Why Isn’t Connie Francis in the Rock & Roll Hall of Fame?

Connie held her own on the pop charts with such Hall of Famers as Fats Domino and Ricky Nelson

Neal Umphred
May 18 · 6 min read
(Photo courtesy of Wikipedia)

WHY DO RECORD COMPANIES EXIST? Easy—to sell records and make money. Until the second half of the ’60s, the focus of record companies was in selling singles. Whether it was one song on a cylinder a hundred years ago or two songs on a 78 or 45 rpm record, singles were the coin of the realm. The primary job of any artists signed to a contract with a record company is to help that company make money by selling records. Hit records are an indicator that an artist is accomplishing his or her job.

The role of the Top 40 in the history of rock & roll is pivotal. The importance of racking up hits still matters in the 21st century, as witness the many changes that Billboard magazine has made in how it tallies hits to ensure that contemporary artists—the ones still making the most money for their record companies—come out on top in those tallies. (And that’s a whole other conversation we are not going to have here and now.)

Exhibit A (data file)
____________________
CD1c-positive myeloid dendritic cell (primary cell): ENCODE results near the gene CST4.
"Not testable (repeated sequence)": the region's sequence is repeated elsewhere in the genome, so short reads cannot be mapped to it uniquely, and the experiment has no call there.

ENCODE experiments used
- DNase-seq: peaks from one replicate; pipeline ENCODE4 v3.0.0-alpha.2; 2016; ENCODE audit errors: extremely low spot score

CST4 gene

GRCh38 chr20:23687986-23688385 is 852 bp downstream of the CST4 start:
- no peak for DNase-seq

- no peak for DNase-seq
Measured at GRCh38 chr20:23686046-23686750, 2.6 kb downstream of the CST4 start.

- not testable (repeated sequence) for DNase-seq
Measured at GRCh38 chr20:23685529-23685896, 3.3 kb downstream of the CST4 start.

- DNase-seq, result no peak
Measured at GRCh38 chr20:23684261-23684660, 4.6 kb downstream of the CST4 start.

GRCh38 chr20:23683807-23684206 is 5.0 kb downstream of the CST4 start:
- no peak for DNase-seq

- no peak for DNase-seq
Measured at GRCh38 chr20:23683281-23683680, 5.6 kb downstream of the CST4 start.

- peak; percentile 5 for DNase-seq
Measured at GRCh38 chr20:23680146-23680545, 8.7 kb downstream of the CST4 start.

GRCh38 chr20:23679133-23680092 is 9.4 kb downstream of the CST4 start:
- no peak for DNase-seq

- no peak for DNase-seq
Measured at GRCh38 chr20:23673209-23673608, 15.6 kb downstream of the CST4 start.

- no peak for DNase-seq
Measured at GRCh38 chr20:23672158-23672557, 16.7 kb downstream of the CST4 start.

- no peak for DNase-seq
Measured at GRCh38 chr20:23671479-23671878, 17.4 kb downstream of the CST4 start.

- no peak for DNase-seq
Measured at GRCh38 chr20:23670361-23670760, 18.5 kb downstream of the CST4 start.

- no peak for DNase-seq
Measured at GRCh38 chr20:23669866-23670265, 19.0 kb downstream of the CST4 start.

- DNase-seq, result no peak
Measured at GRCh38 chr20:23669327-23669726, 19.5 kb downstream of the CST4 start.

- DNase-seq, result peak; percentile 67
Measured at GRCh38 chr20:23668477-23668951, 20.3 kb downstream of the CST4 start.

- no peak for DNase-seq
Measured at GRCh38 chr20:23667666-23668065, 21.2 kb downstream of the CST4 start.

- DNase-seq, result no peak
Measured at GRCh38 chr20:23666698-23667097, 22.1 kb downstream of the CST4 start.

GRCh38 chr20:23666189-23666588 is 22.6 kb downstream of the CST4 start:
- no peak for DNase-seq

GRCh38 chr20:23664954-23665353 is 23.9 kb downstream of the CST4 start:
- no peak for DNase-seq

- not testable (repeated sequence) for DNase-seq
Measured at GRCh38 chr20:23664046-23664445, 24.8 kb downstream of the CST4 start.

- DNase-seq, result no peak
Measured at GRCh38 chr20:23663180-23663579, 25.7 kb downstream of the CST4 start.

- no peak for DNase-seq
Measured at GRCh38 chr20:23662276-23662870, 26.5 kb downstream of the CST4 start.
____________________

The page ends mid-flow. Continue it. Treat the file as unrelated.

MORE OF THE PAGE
Countless artists—solo singers and instrumentalists, groups and orchestras—had one or two hits in them and were then forgotten. Some artists had it in them to maintain a “career” on the Top 40 for two or three years and then retire to Vegas, the country or soul circuits, or even wind up on television.

The Rock & Roll Hall of Fame has not been particularly generous in inducting singers who made pop records for the teenage market but only dabbled in rock & roll.

A few artists just kept on having hit after hit, year after year. Prior to the Beatles and the changes in the recording industry that followed, artists with careers that lasted more than a few years were rather rare. Connie Francis consistently scored Top 10 hits for nine years before her “fifteen minutes of fame” were up!

In the past two years, I responded to several questions on Quora concerning artists who “should” be considered for induction in the Rock & Roll Hall of Fame. One of them was about Concetta Rosa Maria Franconero, Connie Francis to her fans. The bulk of what follows below originally appeared on my Rather Rare Records blog as “Should Connie Francis be in the Rock & Roll Hall of Fame?”